The Unexpected “Love you” 

Photo courtesy Al Amin Khan, Unsplash!


Fairo is one of our newer writers from Afghanistan.  She is currently studying at university in Bangladesh and, very sweetly, agreed to share this story with us.  Her native language is Dari. At university, she also studies English and Bengali.

LEARNING a new language is hard, but so important—especially while we are traveling, or living, in a foreign country. We should know the language of that country at least enough     to be able to solve our problems.
     I want to share some of my experiences in Bangladesh. When I traveled to Bangladesh I didn’t know any Bengali words. Once, my friends and I decided to visit a beach which is called Novel Beach. There we rode in a boat. We asked the man who was the owner of the boat about the cost, but he didn’t know English and we did not know Bengali. Finally, we said some Bengali and English words and knew the price for one round was 5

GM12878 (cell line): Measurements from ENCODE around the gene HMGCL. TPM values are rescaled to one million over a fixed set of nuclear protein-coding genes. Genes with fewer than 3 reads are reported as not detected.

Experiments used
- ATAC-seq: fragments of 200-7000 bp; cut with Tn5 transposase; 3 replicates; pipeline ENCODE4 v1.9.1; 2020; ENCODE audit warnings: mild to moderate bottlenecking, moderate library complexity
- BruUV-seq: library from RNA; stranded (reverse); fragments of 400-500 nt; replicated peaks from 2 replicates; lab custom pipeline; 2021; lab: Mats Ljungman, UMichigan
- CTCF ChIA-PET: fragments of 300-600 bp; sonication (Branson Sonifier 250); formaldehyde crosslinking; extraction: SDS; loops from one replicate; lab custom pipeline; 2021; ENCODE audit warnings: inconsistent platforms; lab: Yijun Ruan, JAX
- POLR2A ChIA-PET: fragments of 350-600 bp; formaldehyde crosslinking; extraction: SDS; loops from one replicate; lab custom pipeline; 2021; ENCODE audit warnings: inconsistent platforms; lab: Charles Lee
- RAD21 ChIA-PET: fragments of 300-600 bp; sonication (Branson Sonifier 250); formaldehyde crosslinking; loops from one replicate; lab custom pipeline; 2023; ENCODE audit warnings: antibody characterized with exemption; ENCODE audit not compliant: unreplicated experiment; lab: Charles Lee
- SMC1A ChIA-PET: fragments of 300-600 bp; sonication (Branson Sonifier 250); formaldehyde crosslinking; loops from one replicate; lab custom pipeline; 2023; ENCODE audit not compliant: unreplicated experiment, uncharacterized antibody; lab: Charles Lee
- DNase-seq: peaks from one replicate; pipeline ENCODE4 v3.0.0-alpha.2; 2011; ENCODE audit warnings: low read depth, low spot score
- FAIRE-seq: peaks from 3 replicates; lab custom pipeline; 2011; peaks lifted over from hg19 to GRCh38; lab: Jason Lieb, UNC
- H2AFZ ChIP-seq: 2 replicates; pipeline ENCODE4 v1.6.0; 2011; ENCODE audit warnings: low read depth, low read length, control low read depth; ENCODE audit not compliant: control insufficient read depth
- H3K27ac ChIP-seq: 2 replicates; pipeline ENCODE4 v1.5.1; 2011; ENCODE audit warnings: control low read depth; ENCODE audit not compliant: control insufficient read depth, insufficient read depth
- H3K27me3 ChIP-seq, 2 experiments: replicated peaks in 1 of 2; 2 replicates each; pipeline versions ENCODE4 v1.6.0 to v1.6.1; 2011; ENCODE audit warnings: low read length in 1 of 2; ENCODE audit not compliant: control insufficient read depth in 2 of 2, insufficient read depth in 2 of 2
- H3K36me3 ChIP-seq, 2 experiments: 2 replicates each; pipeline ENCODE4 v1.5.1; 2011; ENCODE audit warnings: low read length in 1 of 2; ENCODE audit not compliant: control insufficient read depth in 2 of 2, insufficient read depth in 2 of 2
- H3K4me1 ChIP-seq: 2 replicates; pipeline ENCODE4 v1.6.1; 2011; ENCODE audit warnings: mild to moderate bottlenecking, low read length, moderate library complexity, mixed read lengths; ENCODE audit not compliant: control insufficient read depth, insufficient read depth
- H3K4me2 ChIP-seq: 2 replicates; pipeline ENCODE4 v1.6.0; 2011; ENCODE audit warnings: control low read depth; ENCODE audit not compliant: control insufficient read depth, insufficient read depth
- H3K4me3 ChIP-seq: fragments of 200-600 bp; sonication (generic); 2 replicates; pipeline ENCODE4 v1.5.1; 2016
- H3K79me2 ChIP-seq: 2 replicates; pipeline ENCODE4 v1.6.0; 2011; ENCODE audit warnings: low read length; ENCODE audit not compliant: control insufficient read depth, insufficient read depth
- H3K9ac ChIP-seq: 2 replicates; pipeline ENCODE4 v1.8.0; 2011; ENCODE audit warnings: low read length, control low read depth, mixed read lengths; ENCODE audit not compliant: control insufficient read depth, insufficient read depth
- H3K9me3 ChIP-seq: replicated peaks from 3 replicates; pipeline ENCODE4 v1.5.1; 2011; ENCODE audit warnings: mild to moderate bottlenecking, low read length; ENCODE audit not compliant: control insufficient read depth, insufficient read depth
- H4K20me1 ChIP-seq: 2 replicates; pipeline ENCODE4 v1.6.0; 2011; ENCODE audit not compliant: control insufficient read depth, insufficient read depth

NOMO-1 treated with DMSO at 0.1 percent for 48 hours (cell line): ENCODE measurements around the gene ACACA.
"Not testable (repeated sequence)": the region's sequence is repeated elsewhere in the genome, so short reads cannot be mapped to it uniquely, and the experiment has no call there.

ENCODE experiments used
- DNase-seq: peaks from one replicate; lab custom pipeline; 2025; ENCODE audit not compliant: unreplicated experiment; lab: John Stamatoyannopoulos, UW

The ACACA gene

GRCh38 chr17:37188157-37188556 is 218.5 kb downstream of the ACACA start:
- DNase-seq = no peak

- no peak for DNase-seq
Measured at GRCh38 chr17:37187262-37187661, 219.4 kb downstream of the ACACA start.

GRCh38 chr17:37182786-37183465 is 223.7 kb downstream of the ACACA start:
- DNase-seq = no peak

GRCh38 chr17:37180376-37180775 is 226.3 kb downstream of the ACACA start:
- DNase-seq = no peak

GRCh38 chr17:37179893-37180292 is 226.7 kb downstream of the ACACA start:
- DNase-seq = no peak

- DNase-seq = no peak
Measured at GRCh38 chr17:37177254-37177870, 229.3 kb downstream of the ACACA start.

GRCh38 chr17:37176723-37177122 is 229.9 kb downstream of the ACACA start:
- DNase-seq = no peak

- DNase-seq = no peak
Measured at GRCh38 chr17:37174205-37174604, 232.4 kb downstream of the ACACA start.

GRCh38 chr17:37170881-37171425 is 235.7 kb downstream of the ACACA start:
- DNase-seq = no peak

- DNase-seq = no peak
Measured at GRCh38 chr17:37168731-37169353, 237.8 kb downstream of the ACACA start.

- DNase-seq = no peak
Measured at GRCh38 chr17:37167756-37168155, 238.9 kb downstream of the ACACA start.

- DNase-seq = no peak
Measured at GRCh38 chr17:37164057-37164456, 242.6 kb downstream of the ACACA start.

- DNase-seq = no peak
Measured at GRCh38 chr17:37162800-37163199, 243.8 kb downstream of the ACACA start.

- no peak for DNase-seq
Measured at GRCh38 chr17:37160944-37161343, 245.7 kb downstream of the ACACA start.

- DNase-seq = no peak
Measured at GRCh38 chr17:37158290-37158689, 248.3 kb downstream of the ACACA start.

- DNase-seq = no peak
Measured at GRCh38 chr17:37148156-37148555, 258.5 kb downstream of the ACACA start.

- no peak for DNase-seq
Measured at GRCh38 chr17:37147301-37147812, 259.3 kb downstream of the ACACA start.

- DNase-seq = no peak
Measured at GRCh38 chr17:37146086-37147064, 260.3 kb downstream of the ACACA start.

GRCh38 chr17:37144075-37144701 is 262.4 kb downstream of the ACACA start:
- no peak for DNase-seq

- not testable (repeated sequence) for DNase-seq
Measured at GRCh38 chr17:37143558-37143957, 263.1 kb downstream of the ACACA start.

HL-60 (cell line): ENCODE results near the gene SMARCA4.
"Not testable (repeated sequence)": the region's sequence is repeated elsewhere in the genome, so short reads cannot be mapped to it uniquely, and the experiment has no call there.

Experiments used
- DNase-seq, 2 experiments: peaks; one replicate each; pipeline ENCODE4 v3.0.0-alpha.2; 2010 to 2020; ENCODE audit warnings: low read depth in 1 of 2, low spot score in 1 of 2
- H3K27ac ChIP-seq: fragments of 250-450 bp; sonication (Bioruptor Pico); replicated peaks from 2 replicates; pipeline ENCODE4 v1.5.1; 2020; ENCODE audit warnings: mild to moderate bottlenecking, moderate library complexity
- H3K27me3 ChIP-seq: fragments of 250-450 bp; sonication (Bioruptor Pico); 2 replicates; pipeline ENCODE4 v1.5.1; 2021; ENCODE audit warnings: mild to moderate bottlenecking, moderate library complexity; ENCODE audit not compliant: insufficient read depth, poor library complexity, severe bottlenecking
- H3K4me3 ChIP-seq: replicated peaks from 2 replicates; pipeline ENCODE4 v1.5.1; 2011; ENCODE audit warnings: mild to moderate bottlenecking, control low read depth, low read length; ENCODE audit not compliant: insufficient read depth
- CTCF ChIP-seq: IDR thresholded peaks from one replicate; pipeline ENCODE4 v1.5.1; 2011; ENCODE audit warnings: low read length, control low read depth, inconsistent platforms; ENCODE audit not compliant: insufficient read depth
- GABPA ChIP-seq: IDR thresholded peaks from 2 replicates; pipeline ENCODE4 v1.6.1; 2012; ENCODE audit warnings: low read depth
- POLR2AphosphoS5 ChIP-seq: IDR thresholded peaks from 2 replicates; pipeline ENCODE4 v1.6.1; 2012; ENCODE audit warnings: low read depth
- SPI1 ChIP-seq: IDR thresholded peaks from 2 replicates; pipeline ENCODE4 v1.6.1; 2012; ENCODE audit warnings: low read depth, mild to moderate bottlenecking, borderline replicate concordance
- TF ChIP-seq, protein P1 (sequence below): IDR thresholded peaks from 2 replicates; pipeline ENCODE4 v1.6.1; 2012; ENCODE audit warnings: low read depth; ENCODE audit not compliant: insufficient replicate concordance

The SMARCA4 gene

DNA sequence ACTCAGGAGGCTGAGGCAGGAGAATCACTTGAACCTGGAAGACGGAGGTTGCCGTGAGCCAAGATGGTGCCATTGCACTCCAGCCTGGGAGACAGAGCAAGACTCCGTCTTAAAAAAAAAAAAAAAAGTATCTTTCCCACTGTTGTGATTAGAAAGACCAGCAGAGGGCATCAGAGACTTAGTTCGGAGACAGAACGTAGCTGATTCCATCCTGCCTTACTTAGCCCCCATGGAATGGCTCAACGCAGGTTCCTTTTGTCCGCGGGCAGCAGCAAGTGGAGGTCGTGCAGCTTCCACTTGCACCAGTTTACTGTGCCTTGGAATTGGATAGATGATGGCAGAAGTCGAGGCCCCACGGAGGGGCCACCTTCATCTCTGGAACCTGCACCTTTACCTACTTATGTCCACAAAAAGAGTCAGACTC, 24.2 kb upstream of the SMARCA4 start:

taka. We were 7 people and we decided to enjoy two rounds. After a nice, long ride, we got off the boat and paid him 100 taka. We waited for him to return 30 taka but he asked us for more money! We were so surprised and didn’t know what he was saying. Finally, he wrote on his hand 700, so he was asking us for 600 taka more! Only then we realized our misunderstanding. Sometimes learning a language can be so confusing but sometimes it is also very funny!  
     I remember, for example, my very first days in Bangladesh. I knew only a few words in Bengali like
apu - sister, baya - brother, shamosha - problem, koto - how much. I also knew how to say, “I am fine” and “I love you” which we use to talk to our Bengali friends. Once, I went to a shop and said to the man working there, “Asalam ali kum” [a polite Muslim greeting]. He replied back to me in Bengali and then asked me how was I doing.  I responded, “Ami tomako valobashi,” and everyone started laughing, but I didn’t know why. Later, my friends told me that I said “I love you” to him instead of “I am fine”.  But I didn’t feel so bad because I learned this funny mistake happens to most foreigners because these two sentences are a bit similar to each other in Bengali.
     Now I am able to solve my problems in Bengali well and I enjoy learning it even when I make funny mistakes.  —Fairo

 ©InterestEng. July 2013  §  The stories in the magazine portion of the site are written by English language learners. Stories are corrected by a native English speaker.  § Photos are staff or used with permission.  §  To contact us: